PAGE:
/ Published October 22, 2019
Biplanes at War: US Marine Corps Aviation in the Small Wars Era, 1915–1934 by Wray R. Johnson. University Press of Kentucky, 2019, 420 pp.
Biplanes at War is a study that captures the advent of Marine Corps aviation through the support of small wars across the Caribbean and China. This history offers critical lessons in the changing character of warfare with the introduction of airplanes in the early twentieth century. Wray Johnson frames this almost forgotten era of innovation and perseverance by Marines supporting conflicts in Haiti, Nicaragua, the Dominican Republic, and China. Johnson contextualizes these conflicts while deriving critical lessons inherent to small wars and the role of aviation. Leveraging his expertise as an Air Force officer and an instructor at the Marine Corps’ School of Advanced Warfighting, Johnson effectively presents the early history of Marine Corps aviation while synthesizing the early advantages and limitations of airpower.
Johnson’s main argument in Biplanes at War is that the development of Marine Corps aviation throughout the early twentieth century provided tools to aid ground forces in defeating increasingly complex insurgencies. To support this argument, Johnson analyzes various case studies across the Caribbean and Asia while providing strategic considerations, operational challenges, and tactical vignettes. With thorough research and a seamless ability to transition between case studies with insightful commentary, Johnson defends his argument while extrapolating the consequences for modern conflicts. The origin story of Marine Corps aviation focused on air-land integration as a single team. The conflicts in the Caribbean and Asia saw Marines establishing mission sets to include aeromedical evacuation and aerial delivery. These capabilities pioneered by the Marines would evolve into fundamental capabilities for today’s military. Marines on the ground encountered numerous challenges with insurgent warfare but worked alongside aviation experts to exploit asymmetric advantages and achieve political objectives through air-land integration. Johnson’s core conclusion is that Marine Corps aviation provided an adaptive and innovative approach to supporting ground forces and executing irregular warfare.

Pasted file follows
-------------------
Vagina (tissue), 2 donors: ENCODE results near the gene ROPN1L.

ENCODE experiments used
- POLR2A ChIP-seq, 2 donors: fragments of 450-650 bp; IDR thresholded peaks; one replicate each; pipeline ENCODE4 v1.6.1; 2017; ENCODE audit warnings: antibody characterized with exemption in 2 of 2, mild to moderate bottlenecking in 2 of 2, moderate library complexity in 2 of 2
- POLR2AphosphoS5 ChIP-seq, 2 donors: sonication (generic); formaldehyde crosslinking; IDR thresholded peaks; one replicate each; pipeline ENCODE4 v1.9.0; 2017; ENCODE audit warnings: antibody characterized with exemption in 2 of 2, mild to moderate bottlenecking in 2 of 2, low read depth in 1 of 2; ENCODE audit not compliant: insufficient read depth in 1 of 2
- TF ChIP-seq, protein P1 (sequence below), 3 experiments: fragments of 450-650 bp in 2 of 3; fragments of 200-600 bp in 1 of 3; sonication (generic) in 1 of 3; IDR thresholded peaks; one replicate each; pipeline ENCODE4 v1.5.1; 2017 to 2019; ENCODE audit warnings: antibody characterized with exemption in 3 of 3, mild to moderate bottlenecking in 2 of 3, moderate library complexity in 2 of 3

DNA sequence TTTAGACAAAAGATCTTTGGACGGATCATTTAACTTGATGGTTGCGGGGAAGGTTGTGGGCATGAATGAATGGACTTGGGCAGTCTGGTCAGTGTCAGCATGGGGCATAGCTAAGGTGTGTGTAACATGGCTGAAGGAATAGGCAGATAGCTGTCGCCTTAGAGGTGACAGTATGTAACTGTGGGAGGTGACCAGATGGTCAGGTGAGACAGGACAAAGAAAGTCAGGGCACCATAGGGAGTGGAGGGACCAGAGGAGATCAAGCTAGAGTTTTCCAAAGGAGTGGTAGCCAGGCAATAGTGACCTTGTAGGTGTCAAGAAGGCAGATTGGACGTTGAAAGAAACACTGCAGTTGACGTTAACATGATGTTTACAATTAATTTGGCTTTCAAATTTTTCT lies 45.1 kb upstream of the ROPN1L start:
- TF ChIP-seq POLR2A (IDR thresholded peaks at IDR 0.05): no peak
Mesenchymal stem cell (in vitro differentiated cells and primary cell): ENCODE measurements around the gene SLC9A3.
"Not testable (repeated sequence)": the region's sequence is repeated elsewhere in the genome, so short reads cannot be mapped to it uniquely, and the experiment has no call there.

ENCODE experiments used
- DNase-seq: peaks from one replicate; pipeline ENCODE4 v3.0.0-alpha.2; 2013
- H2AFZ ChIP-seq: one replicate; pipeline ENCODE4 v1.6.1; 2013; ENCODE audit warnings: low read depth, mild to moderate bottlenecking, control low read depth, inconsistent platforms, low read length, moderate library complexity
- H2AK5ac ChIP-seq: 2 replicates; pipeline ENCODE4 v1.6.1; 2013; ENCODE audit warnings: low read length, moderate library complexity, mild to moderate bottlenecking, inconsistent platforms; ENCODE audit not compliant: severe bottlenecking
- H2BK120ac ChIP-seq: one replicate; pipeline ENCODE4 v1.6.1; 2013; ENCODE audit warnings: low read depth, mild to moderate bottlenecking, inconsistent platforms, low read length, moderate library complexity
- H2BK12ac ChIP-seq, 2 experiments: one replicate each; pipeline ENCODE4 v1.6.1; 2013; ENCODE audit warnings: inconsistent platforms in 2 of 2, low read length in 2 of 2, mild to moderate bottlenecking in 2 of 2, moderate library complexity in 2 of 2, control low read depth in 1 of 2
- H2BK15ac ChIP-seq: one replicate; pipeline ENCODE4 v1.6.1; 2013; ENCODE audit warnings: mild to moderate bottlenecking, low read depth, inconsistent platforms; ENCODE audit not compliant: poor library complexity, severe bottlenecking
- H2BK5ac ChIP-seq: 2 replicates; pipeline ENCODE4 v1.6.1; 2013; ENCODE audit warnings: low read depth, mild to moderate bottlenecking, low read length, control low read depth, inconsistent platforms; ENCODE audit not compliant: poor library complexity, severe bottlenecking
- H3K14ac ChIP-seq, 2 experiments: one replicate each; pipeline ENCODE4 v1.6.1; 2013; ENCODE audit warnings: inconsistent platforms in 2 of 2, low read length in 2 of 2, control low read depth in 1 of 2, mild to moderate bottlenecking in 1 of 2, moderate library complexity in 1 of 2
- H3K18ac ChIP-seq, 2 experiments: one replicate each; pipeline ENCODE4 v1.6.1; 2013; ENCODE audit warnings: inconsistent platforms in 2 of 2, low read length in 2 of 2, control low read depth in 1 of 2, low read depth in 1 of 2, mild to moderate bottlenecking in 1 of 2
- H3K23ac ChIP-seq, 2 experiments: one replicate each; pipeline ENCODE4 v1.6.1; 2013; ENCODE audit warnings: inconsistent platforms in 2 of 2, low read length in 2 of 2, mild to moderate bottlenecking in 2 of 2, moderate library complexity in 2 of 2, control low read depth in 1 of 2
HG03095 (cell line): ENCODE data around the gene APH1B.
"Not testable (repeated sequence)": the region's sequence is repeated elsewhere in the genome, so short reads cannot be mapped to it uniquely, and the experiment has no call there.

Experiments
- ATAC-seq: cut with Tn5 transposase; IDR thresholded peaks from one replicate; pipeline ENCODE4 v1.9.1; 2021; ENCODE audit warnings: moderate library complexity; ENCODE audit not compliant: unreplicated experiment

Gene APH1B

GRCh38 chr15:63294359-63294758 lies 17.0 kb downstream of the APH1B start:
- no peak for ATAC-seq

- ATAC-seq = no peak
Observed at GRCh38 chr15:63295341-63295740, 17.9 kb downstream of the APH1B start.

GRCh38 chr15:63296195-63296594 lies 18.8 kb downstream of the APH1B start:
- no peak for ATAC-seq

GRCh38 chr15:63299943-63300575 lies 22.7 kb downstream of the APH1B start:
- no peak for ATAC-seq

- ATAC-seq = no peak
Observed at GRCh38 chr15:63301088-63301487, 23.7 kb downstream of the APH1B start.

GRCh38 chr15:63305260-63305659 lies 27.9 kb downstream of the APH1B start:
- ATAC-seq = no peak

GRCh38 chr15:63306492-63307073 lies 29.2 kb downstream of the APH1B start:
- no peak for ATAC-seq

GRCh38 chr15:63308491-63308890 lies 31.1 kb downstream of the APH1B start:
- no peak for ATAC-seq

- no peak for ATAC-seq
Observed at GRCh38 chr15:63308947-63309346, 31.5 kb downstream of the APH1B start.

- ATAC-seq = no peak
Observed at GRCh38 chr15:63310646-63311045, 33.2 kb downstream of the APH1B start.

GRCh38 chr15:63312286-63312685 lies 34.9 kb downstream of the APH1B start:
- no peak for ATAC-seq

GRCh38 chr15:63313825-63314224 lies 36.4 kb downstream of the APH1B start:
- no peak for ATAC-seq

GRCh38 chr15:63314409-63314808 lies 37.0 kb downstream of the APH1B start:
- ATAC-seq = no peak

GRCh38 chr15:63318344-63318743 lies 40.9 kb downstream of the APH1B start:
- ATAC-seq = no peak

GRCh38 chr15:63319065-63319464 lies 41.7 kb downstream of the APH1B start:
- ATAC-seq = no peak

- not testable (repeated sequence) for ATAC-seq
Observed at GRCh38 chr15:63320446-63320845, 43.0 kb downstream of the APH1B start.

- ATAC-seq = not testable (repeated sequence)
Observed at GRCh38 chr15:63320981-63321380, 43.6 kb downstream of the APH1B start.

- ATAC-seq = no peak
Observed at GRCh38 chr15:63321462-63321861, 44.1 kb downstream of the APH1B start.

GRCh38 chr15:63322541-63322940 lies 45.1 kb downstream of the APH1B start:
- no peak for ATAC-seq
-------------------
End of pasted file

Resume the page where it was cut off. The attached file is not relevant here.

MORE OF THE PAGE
With this history of the early expeditionary actions of Marine Corps aviation, Johnson oriented his analysis to the Marines and their efforts in small wars. This scoped approach limits the contextualization of simultaneous efforts within the sister services as well as foreign air forces in developing airpower. While focusing the material and timespan to this snapshot of American history helps clarify early Marine Corps aviation, Johnson’s conclusions on the limitations of airpower and the role of aviation in irregular warfare are inherently incomplete. Despite this scoped approach, Johnson successfully presents the origin story of Marine Corps aviation with a compelling argument for joint integration.
Biplanes at War is an essential read for aviation enthusiasts and scholars. This chapter of America’s early involvement in irregular warfare and the limits of aviation against complex enemies offers essential insights for modern strategy. This book is highly recommended for strategists, historians, and airpower practitioners alike.
Lt Col Matthew C. Wunderlich, USAF
600 Chennault Circle
Maxwell AFB, AL 36112-6010